Belleville Man Gets 11 Years for Death in Bike Dispute
BELLEVILLE, Ill. (AP) — A man who admitted fatally stabbing a teenager during a dispute over a stolen bicycle has been sentenced to 11 years in prison in the case a prosecutor called “vigilante justice, pure and simple.”
Michael Alexander, 19, of Belleville apologized to 18-year-old Jarrell Fountain’s family before being sentenced Monday by St. Clair County Circuit Judge John Baricevic, who called the May 2010 killing “stupid” on both sides.
Deborah Phillips, a prosecutor, had pressed for the maximum sentence of 20 years in prison, arguing that Alexander was intent on trouble when he and his brother, Floyd, armed themselves with a knife and brass knuckles and went in search of Floyd’s stolen bike. Alexander’s attorney, James Gomric, had asked for eight years, casting Fountain’s death as self-defense by a client he said has an IQ of 73.
Michael Alexander pleaded guilty last month to second-degree murder. Floyd Alexander is serving a seven-year sentence he received in February for his role in the killing.
Phillips said Monday that Fountain’s death culminated “a series of poor choices” by Michael Alexander, who joined his brother and their stepfather in a search for the $700 bicycle they already had reported stolen with Belleville police. The brothers took with them a knife and brass knuckles and eventually found the bike with a group that included Fountain.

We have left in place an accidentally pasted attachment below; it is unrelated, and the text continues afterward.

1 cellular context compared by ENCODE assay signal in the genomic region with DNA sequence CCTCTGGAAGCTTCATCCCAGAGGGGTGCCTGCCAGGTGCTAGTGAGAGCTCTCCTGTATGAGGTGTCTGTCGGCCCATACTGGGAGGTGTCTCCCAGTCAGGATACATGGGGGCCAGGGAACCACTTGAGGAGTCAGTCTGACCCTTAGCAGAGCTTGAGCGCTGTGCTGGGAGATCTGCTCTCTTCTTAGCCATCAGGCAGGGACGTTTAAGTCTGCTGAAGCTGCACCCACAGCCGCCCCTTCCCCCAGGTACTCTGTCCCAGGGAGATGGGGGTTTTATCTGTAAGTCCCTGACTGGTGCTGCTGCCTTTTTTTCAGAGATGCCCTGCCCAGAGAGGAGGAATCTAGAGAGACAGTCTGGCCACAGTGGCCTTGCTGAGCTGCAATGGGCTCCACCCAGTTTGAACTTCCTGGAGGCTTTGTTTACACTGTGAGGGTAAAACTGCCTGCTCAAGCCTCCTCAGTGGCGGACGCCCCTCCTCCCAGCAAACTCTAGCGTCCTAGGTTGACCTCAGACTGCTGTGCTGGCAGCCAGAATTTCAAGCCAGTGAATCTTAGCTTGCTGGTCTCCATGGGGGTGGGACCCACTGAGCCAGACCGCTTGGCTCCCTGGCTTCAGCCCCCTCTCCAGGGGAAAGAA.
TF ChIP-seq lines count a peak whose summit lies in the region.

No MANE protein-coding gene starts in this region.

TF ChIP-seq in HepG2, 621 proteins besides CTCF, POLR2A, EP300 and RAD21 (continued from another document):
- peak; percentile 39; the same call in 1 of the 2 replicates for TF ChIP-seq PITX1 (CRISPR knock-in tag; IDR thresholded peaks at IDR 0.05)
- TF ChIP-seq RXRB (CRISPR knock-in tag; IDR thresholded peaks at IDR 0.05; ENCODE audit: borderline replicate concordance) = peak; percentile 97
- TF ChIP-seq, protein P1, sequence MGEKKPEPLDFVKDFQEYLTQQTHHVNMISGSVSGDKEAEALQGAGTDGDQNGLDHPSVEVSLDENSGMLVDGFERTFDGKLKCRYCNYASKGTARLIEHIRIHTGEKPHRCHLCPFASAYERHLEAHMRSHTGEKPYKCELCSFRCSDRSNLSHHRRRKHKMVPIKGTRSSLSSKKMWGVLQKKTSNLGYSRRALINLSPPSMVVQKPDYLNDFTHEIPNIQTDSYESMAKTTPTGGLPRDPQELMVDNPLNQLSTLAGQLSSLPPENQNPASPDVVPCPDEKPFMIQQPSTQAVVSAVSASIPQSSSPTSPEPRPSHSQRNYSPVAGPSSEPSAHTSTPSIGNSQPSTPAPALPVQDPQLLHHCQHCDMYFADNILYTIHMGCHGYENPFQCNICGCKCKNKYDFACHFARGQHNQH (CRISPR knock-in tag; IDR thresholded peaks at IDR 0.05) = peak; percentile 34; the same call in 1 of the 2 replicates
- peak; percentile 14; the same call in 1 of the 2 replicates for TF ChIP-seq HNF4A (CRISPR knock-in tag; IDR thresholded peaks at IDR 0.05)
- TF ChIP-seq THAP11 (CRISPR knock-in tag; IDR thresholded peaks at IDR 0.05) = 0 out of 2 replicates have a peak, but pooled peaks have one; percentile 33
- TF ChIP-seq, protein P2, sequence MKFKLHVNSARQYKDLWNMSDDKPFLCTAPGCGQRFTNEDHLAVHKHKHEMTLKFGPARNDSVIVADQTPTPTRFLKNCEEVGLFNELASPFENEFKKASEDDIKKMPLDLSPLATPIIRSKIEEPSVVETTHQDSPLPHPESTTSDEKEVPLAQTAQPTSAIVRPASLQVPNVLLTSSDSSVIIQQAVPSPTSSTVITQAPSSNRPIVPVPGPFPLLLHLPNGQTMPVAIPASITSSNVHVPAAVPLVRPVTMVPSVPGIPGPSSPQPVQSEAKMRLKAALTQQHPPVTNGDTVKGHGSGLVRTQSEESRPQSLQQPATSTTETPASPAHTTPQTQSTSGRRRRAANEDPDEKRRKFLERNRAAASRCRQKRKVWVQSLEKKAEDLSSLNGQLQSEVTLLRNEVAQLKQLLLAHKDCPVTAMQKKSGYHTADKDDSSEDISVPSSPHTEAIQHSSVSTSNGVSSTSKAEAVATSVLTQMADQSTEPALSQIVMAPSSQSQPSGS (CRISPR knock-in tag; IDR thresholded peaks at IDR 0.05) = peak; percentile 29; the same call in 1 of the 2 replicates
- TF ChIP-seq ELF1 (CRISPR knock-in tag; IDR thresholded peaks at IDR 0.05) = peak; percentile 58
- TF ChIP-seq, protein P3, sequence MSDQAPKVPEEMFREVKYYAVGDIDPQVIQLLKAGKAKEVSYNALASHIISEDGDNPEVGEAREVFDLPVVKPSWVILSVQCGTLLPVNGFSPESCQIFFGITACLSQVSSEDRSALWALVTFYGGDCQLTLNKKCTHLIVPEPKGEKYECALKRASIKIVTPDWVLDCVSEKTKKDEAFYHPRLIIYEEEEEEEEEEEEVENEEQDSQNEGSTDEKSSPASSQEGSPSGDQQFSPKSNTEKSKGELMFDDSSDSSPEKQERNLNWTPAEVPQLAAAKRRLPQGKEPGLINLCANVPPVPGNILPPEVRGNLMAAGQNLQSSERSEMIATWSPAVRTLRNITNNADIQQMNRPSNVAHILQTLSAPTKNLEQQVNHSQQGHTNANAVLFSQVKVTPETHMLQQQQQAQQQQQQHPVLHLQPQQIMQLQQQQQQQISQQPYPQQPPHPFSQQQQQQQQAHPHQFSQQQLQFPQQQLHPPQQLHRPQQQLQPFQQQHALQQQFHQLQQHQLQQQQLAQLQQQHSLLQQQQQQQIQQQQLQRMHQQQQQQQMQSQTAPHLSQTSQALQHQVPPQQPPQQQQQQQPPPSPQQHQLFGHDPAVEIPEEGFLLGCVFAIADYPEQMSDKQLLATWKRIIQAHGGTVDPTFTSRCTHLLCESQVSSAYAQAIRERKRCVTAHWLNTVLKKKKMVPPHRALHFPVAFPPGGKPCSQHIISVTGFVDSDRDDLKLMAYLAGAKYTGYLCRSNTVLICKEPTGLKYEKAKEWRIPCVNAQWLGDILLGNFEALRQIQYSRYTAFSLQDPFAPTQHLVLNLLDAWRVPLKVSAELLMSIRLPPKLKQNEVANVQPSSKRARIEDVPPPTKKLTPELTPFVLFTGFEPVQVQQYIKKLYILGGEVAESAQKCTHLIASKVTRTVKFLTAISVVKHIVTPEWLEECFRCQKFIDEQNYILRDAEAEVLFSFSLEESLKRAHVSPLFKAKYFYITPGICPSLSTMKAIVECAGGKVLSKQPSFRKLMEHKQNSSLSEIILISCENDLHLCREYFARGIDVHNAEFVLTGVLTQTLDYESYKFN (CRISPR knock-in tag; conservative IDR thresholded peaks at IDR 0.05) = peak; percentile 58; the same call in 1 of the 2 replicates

“They went looking not just for a bicycle. They went looking for a fight,” Phillips said. “This was vigilante justice, pure and simple.”
Alexander attorney James Gomric argued that his client only acted out of self-defense after the group including Fountain began pummeling Floyd Alexander. Fountain later approached Michael Alexander who was trapped in the back seat of the family’s car.
“He took action to aid his older brother,” Gomric argued.
Phillips countered that Michael Alexander brandished a knife, elevating a fistfight into a deadly encounter, with no evidence that anyone other than the Alexanders had weapons. The prosecutor said Fountain only engaged Michael Alexander in response to a racial epithet. She said after Fountain was stabbed in the chest, he stumbled a couple of blocks then collapsed and died.
“He took that life over a bicycle,” Phillips said of Michael Alexander. “Society simply cannot tolerate vigilante justice.”
During his courtroom apology, Michael Alexander faced Fountain’s survivors seated in the gallery’s back row and insisted the killing was not planned.
“When I saw all these people punching and kicking my brother Floyd, I got scared,” he read from a statement, his voice cracking. “I panicked because I didn’t know what was going to happen to my family and I.”
“I hope one day you can look into your heart to forgive,” he added as many of Fountain’s family wiped away tears. “And I hope you can accept my sincere apology.”